Trashumancia y naturaleza

Drovers roads, living pathways

“Las cañadas” or drovers roads are paths which have traditionally been used for travel by herds of livestock. These are not mere trails, however: drovers roads are ecological highways that protect biodiversity and help combat climate change.

‘Trashumancia y Naturaleza’ stands with the shepherds that fight to preserve this way of life on the Iberian Peninsula.

By supporting us, you help maintain tradition as a means of ensuring our future.


Alliance for Mediterranean Nature & Culture
international land coalition
fundación vida silvestre de la mediterranea
Logotipo Fundacion Oxigeno

The arteries of biodiversity

You’ve probably taken a walk down more than a one drovers road and you didn’t even know it! Stepping upon the very asphalt of Madrid means to traverse ancient pathways upon which livestock have travelled, as one of the main drovers road of the peninsula passes right through the centre of the capital city.

Drovers roads have become duly recognised as Intangible Cultural Heritage, covering a total distance of 125,000 kilometres and spanning 420,000 hectares. This is, even on a global scale, unique. This circulation of thousands of herds of livestock has sculpted our landscape and collective memory for generations, the lilting rhythm of their cowbells carried upon the breeze.

But, why are they so important? Well, they…

  • Preserve biodiversity thanks to the livestock’s seed dispersal and connecting of ecosystems.
  • Mitigate climate change as the grazing of livestock creates carbon sinks and prevents wildfires.
  • Offer a sustainable model of food production.
  • Renew cultural traditions and ancient natural knowledge.

For this reason, ‘Trashumancia y Naturaleza’
demands an increased recognition of the value of drovers roads;
the native breeds that traverse them
and the shepherds and their families that keep them alive


In Spain, each transhumant sheep disseminates around 5.000 seeds every day and fertilises the land with over 3 kilos of manure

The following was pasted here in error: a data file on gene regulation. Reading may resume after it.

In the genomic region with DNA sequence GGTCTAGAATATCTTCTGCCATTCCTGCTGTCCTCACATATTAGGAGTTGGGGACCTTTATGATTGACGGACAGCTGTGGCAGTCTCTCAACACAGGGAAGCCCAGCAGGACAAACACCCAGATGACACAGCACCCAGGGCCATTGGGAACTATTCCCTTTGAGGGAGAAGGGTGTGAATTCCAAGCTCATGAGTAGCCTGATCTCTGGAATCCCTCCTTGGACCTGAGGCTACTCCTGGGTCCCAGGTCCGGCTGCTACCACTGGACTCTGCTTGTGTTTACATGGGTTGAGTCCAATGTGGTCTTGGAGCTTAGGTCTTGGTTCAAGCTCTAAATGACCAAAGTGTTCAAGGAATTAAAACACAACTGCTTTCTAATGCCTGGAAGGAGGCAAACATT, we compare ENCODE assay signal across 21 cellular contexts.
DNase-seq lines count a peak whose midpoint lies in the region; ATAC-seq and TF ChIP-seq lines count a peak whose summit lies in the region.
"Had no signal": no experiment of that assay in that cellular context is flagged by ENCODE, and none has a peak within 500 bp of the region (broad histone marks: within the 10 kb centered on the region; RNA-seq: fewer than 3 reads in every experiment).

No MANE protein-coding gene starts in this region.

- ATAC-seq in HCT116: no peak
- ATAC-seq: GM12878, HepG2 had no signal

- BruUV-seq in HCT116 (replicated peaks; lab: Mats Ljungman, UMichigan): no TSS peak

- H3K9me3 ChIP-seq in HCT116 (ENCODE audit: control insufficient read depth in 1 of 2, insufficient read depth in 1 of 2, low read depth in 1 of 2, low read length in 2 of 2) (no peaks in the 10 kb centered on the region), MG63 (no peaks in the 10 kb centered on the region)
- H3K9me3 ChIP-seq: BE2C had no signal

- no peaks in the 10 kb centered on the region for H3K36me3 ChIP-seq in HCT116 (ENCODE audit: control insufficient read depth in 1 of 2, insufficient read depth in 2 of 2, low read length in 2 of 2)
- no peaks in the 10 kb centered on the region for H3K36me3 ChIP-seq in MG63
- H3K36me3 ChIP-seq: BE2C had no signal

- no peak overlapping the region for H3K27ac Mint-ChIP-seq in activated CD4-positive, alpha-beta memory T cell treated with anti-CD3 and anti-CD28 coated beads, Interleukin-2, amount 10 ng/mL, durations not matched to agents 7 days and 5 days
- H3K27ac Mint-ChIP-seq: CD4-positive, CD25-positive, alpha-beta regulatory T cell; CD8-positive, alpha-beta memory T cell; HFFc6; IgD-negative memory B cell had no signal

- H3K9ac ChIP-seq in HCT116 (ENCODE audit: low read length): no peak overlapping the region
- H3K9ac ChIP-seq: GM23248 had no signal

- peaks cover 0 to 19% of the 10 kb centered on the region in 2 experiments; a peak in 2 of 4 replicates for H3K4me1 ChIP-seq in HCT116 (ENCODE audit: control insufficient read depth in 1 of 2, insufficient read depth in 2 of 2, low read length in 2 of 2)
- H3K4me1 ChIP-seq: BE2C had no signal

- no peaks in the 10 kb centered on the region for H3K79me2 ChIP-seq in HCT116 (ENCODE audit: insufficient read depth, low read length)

The sustainable management of pastures through grazing and other appropriate agricultural practices can fix between 10 and 20% of global CO2 emissions, actively combating climate change

Transhumance nourishes Iberian biodiversity, which includes over 220 native species of livestock, 750 different varieties of crops and around 80,000 species of wildlife

Reviving transhumant practices would create 5,000 jobs in the rural economy, and in turn generate job opportunities related to the commercialisation of its products, tourism and environmental services

Transhumance on the Iberian Peninsula:
A unique case in Europe that must be protected

At the moment, in Europe, there exist only two regions in which the mass movement of livestock over long distances still takes place: the transhumance of reindeer in Scandinavia and our own, here in Spain.

The intensive rearing and on-farm models have relegated transhumance to anecdotal status in countries such as Italy or Greece. The Iberian Peninsula is a unique case as it is the only one in Europe that harbours a network of drovers roads harking all the way back to the XIII century.

However, a significant number of its routes suffer from severe neglect due to the lack of resting and watering points, needed every 5 or 6 kilometers. Without these, transhumant practice seems set to disappear.

Our organisation works to improve the state of drovers roads since 1997, proving that is is possible to revive this form of shepherding if the right logistical and economic conditions are met to dignify this profession.


We defend that transhumance is key

to the survival of our Iberian Peninsula’s ecosystems.

We advocate for the role of shepherding as a tool of alternative

environmental management for a thriving rural world

while maintaining a culture of transhumance that has existed

for thousands of years.


We are an organisation that pioneers promoting the transhumant lifestyle as a tool to combat climate change and as an ally for biodiversity.

And we lead by example, walking with our herd.

From 1993 through 2020 we have walked 122,930 km of drovers roads alongside transhumant families

We journey beside 52 transhumant
families from all over
the peninsula

On their journey,
our flocks have dispersed…

128 billion
of seeds
77 thousand
tonnes of manure



Apdo. 33, Cabezón de la Sal. 39500 Cantabria (España)

For more information on transhumance and nature, take a look at our blog

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